For my reprieves from the academic, and for inspiration for my creative writing, I like to walk a trail around a lake in a community about a mile from where I live. This former summer community is an island of artsy-ness and progressivism, and higher real estate prices than the brick ranch houses like the one I live in. A locally famous folk-singing lesbian couple reportedly lives there, and that gives the community extra cachet.
Many of the cars in the neighborhood sport bumper stickers with the word “coexist” amidst symbols of various religions, and no one seems to enforce the residents-only rule for fishermen or picnickers.
Since no signs are posted against taking walks around the lake I feel no guilt in taking my constitutionals there; I return the greetings of dog-walkers and fishermen.
One afternoon, deep in the poetic reverie the lake and trees and birds inspire, I came across a sight spooky against this natural sunny backdrop: a woman completely swathed in black with only slits for her eyes. The incongruous sight of women, peering out of slits of cloth, in full Islamic regalia, behind the wheels of minivans or paying for goat meat at the Publix is no longer that unusual in my neighborhood, though it still takes me aback. But here on a sunny afternoon, amidst ducks and geese, and gazebos and picnic tables, came this creature who looked like the Ghost of Christmas Past with two small children: the boy around four years old dressed in typical Western clothing of pants and a shirt. The girl, about age seven, wore the traditional headscarf and long dress.
And there I saw myself.
I will never understand the feminist defense of this obliteration of a woman’s identity. This defense is put forth even by 18-year-olds, who repeat the regnant doctrine of relativism. I posed the question to my college freshmen, “Don’t you think it’s better for women to wear clothes that allow them free movement and the ability to communicate?”
“Well,” goes the answer, “to them [“them” being the key word] their dress represents freedom because no one views them as sex objects. And what do they think of our way of dressing in shorts and stuff?” This from a girl dressed in a shoulder-and-cleavage-revealing tank top.
I have had debates about this with liberals. But particularly for those who do not speak the language, facial expressions convey meaning and indicate good will and friendship. I was so used to greeting everyone I passed around the lake with a smile and a hello that in this context the isolation of this woman glared. For all their Simone de Beauvoir-inspired academic talk and analysis about the “gaze,” feminists cannot see this blatant disregard for the connection of the woman, particularly the woman who cannot speak the language, with the outside world. Not even able to feel the sun on her skin, the woman was cut off from the human community, encased in a shroud. I had visions of old footage of women from the Soviet Union in headscarves, shoveling the streets, pushing wheelbarrows.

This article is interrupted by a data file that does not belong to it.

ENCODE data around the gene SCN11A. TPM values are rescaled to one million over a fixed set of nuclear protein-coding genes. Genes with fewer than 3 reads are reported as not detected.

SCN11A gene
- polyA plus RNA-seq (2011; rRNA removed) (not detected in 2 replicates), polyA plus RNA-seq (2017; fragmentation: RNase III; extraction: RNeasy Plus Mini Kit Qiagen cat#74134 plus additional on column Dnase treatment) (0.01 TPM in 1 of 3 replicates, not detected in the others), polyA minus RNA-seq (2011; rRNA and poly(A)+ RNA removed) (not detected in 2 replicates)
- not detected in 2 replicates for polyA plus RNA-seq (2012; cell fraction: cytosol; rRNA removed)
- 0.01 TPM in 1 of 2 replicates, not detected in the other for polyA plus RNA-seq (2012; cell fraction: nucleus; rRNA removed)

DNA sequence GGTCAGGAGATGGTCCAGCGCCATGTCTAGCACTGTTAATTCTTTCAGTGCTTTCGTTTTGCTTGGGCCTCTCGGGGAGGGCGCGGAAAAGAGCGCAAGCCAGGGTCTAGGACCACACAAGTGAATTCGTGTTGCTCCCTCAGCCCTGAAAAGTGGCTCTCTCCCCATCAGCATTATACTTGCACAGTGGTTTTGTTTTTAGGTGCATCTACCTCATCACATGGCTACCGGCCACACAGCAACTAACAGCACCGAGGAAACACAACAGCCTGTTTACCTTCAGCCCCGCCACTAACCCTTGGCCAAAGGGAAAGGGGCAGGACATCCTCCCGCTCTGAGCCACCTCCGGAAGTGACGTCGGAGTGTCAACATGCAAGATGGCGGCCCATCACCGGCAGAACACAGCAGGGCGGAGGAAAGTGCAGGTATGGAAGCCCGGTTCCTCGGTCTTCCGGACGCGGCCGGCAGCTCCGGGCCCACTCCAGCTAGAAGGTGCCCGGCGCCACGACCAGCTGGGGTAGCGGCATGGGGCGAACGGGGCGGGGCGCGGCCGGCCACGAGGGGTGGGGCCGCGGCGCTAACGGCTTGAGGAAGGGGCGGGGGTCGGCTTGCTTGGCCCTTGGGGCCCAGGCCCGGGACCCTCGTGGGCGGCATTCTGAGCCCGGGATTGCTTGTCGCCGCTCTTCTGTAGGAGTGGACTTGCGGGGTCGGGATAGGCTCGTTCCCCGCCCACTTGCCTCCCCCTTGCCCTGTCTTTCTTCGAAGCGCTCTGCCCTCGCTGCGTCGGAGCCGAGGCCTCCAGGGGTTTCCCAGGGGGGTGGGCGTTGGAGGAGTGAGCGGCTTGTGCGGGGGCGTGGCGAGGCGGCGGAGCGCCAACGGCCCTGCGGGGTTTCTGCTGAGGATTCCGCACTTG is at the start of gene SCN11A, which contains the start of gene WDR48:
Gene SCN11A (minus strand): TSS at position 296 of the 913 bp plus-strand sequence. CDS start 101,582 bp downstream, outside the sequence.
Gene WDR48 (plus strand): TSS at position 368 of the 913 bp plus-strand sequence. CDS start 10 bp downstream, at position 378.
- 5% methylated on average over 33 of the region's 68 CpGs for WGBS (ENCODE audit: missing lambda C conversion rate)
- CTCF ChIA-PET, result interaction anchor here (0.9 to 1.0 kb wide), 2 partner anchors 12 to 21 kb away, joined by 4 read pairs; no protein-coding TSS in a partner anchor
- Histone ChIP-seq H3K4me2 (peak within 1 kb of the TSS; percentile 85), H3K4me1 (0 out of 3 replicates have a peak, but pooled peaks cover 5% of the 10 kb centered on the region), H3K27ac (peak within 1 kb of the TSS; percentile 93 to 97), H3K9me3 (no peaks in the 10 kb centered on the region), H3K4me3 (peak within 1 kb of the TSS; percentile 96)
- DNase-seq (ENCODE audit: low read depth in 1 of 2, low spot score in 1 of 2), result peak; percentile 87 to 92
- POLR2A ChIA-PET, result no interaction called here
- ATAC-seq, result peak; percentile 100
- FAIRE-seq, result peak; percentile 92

I looked at her children: the boy who wore the clothes that gave him freedom of movement and allowed him to blend in with other children. But there was the girl, already being trained by the scarf for a reclusive life of subservience. I saw myself in the little girl, saw myself, the immigrant daughter of Slovenian parents who felt that the value of a daughter was in her service and that an education beyond eighth grade was a waste.
But I grew up in a culture that in the 1960s and 1970s did not adopt my parents’ ways. Rather, I and my Eastern European friends adapted to American ways. We adapted the fashions, the manners, and the attitudes.
A field trip to a public library, in Rochester, New York, opened a new world for me. With my precious yellow library card I took home books from a mote-filled library (now long closed after the riots). Once the books were in my room I could steal moments from my chores and before bedtime. I was drawn to a series of books bound in pink about a family of Victorian girls.
And that was my introduction to the culture of the West, specifically its wonderful patriarchal and chivalrous culture, borne of Christianity.
I don’t remember the titles or the author of the pink-bound books, but I do remember reading about a family of girls who were treasured by their father. These books exposed me to a culture that cherished, protected, and respected women—and that contrasted to the ways of my peasant parents. After reading the books I began to see that daughters of Americans were not treated like servants and sequestered in their homes. I began to think about putting myself through college and started a fund from cleaning houses and babysitting for neighbors. Books became my refuge and I began to reject some of the ways of my parents.
This process is called assimilation and at one time it was the expected course of events. For me, it represented freedom.
But as I remember the little girl in her headscarf in 2007 I see no such future for her. Indeed it is becoming more common to see college women wearing the traditional scarves, sometimes with blue jeans. Those who call themselves “progressive” would keep her in her headscarf, veil, and long gown. They defend her “choice” of wearing the garb of her mother. In fact, fashion shows and magazine spreads assimilate this fashion. A recent one in Marie Claire promoted such attire as adapted by designers. The hijab is chic.